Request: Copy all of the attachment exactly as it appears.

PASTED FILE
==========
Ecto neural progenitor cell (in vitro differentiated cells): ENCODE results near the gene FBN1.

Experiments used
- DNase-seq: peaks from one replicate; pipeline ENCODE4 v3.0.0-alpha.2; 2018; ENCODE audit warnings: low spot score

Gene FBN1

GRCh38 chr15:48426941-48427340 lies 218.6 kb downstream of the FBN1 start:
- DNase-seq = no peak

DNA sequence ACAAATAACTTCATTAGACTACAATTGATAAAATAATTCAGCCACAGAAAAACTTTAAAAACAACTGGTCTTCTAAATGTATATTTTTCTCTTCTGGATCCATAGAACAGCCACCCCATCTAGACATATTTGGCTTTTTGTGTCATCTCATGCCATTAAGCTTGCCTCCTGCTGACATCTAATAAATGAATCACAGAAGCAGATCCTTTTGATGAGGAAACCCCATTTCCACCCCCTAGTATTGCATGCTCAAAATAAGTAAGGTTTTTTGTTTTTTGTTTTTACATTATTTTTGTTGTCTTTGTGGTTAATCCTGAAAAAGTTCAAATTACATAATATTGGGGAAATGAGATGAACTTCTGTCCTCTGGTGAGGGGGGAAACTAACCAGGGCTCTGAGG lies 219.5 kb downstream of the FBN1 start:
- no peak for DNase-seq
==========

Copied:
Ecto neural progenitor cell (in vitro differentiated cells): ENCODE results near the gene FBN1.

Experiments used
- DNase-seq: peaks from one replicate; pipeline ENCODE4 v3.0.0-alpha.2; 2018; ENCODE audit warnings: low spot score

Gene FBN1

GRCh38 chr15:48426941-48427340 lies 218.6 kb downstream of the FBN1 start:
- DNase-seq = no peak

DNA sequence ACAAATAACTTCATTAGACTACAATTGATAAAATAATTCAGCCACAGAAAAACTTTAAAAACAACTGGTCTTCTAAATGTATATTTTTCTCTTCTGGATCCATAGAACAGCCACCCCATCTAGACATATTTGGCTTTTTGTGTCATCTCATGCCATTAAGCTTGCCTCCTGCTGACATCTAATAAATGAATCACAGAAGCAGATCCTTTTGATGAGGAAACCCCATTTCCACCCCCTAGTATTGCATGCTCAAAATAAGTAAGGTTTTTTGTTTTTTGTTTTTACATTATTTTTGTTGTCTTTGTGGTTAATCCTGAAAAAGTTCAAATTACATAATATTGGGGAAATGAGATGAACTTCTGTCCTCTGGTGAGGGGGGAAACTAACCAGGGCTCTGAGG lies 219.5 kb downstream of the FBN1 start:
- no peak for DNase-seq